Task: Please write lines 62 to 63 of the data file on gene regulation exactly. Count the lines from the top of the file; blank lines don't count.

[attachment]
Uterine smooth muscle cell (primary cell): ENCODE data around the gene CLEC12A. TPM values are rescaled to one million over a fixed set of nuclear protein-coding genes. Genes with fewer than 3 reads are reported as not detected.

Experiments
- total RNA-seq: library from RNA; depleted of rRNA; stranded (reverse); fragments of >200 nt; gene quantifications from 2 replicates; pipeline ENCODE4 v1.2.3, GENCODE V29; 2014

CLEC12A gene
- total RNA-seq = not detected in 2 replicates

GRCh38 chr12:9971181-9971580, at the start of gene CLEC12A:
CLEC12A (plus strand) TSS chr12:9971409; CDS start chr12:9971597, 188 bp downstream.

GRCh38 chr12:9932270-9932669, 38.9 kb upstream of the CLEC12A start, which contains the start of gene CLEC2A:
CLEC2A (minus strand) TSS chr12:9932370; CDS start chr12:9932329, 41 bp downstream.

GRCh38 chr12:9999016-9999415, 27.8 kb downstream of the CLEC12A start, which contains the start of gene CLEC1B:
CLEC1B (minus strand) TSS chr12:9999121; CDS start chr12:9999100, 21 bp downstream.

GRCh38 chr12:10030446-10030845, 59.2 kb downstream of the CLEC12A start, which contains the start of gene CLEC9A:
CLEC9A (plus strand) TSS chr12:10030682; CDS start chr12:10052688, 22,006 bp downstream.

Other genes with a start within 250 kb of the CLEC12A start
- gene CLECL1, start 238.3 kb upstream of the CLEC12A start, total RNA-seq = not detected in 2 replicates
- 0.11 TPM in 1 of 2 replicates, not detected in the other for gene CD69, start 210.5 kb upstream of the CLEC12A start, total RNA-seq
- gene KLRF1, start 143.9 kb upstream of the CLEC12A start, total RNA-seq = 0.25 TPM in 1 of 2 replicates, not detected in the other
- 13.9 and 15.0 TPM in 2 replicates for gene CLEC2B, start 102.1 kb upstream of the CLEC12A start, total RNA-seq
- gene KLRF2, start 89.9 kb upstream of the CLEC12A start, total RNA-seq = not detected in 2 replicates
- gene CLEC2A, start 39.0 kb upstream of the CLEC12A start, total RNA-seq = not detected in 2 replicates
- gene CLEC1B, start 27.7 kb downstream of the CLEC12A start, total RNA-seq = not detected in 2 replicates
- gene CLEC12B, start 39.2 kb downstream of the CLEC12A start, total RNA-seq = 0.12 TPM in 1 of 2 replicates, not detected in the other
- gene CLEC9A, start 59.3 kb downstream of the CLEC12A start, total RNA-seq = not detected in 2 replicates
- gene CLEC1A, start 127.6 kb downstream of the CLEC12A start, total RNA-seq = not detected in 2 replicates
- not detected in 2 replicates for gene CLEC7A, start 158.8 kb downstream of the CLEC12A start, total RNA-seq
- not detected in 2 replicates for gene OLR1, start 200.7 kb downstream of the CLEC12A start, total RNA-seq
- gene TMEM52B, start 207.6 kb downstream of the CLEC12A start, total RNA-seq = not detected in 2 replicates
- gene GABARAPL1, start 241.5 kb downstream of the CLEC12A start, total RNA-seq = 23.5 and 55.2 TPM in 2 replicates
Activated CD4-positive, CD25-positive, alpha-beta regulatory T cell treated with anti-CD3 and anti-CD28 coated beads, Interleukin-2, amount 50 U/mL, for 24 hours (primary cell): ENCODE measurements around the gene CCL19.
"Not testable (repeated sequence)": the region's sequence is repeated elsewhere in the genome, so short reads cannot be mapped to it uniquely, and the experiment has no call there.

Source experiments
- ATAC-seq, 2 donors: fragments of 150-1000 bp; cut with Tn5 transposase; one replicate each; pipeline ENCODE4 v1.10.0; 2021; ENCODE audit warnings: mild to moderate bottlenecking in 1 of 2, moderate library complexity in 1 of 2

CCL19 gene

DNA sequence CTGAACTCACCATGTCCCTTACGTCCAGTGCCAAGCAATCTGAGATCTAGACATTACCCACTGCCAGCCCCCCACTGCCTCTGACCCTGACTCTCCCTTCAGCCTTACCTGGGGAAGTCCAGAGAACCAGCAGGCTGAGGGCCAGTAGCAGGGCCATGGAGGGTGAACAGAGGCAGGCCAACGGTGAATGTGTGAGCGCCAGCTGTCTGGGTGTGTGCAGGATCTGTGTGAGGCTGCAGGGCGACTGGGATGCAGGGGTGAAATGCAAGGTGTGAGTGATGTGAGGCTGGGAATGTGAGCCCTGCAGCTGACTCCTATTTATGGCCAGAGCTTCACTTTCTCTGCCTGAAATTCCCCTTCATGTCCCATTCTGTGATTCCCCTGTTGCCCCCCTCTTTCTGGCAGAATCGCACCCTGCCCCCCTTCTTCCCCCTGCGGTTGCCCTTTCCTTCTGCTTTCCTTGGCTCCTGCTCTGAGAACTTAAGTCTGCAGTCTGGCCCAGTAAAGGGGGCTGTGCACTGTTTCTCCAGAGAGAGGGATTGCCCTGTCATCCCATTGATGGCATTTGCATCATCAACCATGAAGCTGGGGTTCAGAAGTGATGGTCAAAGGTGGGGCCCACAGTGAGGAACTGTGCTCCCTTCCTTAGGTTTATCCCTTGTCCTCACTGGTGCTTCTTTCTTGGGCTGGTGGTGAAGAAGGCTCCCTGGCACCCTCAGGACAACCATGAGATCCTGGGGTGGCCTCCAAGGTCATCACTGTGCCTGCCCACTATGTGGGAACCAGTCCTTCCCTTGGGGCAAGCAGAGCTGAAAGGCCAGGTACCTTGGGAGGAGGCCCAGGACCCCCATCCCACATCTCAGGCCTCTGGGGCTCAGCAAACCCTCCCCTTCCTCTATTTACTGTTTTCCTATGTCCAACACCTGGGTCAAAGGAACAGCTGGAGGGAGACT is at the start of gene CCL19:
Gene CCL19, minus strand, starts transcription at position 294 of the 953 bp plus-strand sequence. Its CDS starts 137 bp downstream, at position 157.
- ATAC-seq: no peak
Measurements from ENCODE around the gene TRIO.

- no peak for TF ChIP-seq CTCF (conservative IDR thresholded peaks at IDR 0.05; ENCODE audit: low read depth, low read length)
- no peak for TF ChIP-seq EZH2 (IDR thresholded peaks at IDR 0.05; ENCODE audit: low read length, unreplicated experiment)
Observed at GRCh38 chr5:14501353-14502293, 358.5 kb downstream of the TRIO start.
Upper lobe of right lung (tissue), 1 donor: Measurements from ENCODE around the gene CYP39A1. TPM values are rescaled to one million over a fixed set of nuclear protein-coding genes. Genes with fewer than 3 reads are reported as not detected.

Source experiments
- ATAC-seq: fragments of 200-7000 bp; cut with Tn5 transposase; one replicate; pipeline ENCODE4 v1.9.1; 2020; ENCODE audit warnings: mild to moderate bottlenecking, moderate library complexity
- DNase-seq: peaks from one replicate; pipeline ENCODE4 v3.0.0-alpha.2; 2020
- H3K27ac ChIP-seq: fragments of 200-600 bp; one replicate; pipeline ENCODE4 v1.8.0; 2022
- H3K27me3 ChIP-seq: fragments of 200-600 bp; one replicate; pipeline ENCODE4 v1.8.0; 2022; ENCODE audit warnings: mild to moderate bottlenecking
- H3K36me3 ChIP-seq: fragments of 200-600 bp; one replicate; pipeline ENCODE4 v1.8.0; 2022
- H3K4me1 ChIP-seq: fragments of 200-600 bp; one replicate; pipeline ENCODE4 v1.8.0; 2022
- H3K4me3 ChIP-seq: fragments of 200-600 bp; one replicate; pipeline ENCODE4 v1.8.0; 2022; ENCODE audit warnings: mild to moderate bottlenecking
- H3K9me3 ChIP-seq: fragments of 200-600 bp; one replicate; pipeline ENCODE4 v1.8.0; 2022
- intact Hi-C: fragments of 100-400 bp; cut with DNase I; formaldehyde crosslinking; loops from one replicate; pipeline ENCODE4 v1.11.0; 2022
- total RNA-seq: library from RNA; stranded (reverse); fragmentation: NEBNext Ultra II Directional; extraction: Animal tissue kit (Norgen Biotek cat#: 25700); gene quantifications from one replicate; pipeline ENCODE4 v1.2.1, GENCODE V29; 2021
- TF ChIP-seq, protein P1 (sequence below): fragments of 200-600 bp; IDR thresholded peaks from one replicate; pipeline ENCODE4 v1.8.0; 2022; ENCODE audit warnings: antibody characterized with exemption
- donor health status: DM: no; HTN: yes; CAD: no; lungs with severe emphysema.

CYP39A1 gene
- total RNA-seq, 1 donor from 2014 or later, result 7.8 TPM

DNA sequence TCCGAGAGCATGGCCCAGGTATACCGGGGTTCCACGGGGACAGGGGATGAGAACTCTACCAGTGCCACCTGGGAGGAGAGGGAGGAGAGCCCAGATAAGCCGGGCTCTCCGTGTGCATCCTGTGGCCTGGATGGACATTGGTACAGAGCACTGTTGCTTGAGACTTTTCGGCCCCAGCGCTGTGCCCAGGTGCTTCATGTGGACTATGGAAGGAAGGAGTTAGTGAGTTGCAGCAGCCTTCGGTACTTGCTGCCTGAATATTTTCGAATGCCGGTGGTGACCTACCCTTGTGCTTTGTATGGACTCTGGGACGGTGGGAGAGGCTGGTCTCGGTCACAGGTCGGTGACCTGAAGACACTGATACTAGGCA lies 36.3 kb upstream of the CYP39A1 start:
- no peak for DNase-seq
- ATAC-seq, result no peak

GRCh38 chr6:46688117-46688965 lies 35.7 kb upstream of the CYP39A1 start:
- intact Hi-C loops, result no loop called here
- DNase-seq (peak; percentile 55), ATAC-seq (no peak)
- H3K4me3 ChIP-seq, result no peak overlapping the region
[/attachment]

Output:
- DNase-seq (peak; percentile 55), ATAC-seq (no peak)
- H3K4me3 ChIP-seq, result no peak overlapping the region